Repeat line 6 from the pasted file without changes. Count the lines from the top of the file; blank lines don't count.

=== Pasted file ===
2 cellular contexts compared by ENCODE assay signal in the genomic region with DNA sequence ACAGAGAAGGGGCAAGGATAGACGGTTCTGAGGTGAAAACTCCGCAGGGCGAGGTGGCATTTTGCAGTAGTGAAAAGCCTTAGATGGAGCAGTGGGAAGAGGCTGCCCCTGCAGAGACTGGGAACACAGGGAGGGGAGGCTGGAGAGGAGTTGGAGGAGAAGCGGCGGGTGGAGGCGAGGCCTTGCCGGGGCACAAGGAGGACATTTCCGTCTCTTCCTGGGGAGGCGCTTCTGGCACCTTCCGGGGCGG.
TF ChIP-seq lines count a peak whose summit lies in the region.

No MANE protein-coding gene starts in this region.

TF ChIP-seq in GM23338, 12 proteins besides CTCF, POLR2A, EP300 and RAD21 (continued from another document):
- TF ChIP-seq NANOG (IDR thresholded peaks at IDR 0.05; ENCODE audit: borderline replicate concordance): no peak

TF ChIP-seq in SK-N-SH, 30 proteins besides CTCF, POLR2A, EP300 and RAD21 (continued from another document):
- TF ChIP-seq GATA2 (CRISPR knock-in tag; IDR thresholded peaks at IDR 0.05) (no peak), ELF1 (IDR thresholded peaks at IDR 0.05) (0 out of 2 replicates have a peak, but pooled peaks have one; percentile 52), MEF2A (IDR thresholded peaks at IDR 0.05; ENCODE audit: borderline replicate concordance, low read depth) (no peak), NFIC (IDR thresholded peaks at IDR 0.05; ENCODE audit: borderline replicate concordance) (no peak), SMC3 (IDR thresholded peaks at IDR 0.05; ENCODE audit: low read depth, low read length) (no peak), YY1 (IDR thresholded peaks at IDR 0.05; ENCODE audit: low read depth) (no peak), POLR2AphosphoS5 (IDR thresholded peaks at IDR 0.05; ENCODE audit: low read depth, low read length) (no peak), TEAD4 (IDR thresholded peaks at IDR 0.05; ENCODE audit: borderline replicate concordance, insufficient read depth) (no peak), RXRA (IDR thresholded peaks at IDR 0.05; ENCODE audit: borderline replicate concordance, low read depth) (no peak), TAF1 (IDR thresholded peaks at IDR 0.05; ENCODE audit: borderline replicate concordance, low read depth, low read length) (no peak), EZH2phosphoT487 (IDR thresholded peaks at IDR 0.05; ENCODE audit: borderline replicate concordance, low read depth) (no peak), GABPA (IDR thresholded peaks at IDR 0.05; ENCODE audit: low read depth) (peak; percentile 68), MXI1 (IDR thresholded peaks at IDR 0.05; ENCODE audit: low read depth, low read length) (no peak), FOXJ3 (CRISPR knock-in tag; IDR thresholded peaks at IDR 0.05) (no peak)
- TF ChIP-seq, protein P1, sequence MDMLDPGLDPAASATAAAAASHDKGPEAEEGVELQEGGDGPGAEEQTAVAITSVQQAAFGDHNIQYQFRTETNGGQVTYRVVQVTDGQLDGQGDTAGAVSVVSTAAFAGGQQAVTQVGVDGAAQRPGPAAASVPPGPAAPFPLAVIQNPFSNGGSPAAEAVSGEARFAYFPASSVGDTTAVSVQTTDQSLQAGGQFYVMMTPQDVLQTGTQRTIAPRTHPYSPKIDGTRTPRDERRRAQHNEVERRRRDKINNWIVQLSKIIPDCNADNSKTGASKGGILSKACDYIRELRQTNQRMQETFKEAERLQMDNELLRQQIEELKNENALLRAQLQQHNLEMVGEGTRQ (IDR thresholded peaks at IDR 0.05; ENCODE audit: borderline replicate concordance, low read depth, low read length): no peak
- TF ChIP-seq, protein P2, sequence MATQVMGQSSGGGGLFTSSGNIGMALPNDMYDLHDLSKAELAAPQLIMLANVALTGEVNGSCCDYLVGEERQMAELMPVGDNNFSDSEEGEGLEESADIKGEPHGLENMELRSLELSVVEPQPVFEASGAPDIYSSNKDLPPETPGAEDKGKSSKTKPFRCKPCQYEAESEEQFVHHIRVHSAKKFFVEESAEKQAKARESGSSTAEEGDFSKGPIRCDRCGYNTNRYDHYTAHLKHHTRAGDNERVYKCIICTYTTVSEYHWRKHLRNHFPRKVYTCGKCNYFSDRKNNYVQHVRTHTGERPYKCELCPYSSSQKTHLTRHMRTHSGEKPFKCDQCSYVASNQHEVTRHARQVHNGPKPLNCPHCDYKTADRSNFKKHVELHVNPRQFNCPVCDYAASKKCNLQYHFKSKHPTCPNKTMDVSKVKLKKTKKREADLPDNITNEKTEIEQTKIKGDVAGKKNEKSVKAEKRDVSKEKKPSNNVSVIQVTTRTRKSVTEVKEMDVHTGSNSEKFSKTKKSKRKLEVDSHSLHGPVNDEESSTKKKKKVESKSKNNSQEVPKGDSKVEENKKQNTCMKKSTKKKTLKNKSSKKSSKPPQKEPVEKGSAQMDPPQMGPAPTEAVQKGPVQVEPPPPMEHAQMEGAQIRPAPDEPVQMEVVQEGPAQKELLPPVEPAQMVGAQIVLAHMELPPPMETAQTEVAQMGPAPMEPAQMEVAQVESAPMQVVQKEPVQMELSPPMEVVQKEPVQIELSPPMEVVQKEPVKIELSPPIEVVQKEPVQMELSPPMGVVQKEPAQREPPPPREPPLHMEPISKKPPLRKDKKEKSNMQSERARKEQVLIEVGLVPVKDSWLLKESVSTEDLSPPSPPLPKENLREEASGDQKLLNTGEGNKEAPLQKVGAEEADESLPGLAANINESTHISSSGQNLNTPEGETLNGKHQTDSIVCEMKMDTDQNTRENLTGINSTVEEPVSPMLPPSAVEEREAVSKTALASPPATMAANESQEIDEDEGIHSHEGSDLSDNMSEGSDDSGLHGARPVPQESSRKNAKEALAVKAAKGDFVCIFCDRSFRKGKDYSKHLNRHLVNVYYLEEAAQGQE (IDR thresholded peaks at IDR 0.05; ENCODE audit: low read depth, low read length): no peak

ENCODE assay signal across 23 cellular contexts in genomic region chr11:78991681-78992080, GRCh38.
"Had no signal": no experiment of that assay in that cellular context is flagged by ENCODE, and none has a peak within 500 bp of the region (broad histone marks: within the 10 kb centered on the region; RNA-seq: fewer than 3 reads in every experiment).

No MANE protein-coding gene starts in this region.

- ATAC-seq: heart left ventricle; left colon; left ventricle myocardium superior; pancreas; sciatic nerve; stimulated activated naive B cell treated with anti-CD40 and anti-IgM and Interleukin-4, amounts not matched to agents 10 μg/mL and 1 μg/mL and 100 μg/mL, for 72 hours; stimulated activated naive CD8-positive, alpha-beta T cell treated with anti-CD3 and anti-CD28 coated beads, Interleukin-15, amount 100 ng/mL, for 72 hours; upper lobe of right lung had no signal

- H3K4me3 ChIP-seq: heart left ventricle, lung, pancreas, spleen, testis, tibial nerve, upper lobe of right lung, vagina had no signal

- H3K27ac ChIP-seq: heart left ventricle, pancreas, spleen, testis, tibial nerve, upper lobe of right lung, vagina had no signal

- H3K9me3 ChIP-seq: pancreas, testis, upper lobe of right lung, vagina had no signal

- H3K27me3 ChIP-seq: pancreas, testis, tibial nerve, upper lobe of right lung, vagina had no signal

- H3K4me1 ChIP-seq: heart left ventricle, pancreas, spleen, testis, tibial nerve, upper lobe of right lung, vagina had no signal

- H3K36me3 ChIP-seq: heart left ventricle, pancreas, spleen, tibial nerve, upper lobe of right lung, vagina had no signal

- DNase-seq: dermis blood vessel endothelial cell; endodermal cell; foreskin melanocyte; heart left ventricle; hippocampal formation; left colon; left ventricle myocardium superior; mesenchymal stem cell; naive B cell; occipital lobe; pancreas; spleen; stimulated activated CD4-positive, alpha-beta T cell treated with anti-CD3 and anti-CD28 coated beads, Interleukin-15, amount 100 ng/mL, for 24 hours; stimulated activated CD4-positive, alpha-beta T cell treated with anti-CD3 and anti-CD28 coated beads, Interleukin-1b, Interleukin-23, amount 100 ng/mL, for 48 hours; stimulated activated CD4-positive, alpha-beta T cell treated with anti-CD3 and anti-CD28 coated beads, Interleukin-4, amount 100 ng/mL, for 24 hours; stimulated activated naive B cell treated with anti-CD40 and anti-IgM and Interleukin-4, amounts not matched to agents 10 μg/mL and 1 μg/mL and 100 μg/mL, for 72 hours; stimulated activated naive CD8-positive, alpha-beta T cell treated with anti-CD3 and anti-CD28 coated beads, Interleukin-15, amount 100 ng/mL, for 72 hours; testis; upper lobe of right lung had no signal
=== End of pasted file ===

TF ChIP-seq in SK-N-SH, 30 proteins besides CTCF, POLR2A, EP300 and RAD21 (continued from another document):